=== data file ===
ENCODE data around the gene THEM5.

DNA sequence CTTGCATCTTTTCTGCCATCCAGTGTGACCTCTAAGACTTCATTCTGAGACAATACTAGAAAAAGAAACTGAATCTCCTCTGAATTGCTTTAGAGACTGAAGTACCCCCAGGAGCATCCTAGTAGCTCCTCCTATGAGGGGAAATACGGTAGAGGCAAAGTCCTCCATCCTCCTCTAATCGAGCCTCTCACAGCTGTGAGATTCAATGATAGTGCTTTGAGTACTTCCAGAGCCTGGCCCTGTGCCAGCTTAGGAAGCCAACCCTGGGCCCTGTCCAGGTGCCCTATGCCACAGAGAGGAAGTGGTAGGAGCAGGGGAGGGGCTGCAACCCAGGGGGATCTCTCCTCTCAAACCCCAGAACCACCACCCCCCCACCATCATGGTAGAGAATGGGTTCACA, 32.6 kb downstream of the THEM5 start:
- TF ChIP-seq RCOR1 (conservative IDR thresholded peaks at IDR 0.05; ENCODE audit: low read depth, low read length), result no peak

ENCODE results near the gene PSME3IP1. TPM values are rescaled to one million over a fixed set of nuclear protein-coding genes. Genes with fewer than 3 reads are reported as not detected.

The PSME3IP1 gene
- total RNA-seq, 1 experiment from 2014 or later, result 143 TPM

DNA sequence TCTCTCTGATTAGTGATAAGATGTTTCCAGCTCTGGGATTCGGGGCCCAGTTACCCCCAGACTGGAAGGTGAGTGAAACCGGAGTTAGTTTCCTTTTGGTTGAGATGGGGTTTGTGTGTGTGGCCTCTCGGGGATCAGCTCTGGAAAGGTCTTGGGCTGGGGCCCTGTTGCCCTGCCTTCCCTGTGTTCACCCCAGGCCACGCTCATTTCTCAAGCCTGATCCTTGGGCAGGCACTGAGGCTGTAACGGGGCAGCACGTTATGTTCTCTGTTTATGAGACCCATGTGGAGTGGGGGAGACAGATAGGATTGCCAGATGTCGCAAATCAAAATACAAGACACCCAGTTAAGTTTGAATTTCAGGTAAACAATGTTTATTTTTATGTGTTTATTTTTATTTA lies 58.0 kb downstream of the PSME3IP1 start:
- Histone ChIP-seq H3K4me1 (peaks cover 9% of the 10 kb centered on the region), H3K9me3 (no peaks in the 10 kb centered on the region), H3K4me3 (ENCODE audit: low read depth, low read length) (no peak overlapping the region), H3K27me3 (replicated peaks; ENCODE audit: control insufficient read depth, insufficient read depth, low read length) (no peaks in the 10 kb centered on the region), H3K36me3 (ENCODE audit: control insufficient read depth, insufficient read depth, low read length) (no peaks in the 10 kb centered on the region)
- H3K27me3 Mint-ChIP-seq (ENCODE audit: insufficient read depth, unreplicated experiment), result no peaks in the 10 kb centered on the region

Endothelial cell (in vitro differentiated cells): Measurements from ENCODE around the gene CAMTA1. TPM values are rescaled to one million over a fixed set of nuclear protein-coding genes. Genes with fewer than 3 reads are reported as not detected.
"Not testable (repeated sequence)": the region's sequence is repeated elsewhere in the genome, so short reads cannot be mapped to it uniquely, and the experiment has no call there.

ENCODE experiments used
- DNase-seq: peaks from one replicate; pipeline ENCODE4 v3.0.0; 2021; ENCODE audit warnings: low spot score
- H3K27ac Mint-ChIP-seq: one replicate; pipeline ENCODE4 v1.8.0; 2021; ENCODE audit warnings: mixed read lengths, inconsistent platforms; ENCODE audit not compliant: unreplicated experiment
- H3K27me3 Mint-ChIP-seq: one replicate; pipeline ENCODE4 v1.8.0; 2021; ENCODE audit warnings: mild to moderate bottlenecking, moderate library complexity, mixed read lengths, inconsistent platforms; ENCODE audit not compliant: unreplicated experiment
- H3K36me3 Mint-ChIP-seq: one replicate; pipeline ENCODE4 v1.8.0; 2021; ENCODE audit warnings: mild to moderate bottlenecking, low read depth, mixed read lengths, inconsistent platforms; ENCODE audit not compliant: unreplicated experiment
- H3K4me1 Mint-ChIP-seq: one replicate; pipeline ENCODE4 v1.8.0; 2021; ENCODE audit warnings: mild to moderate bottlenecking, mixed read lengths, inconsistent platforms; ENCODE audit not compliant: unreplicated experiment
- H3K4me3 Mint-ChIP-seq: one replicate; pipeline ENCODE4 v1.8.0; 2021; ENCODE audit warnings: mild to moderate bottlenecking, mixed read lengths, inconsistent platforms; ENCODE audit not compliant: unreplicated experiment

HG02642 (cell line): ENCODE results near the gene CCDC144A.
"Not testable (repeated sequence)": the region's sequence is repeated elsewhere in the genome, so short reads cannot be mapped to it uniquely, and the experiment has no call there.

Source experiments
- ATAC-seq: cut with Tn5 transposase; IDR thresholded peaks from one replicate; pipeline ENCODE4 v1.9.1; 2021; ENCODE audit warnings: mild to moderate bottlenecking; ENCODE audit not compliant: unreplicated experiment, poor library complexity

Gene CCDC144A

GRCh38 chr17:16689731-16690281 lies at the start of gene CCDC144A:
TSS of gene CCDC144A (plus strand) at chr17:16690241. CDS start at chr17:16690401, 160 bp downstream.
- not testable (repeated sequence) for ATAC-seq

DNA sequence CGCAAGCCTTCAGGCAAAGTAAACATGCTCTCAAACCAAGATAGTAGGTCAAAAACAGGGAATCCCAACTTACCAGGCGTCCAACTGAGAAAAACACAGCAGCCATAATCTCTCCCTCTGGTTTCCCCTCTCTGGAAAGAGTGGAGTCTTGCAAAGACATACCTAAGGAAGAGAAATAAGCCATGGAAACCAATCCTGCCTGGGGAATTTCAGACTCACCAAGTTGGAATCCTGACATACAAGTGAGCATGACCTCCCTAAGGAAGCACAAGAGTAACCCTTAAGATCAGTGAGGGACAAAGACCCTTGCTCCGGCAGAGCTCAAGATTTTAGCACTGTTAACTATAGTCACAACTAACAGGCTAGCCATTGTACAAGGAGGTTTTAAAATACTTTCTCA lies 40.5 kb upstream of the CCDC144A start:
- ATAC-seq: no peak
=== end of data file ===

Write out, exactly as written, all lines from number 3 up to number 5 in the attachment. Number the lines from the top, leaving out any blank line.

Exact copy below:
- TF ChIP-seq RCOR1 (conservative IDR thresholded peaks at IDR 0.05; ENCODE audit: low read depth, low read length), result no peak

ENCODE results near the gene PSME3IP1. TPM values are rescaled to one million over a fixed set of nuclear protein-coding genes. Genes with fewer than 3 reads are reported as not detected.

The PSME3IP1 gene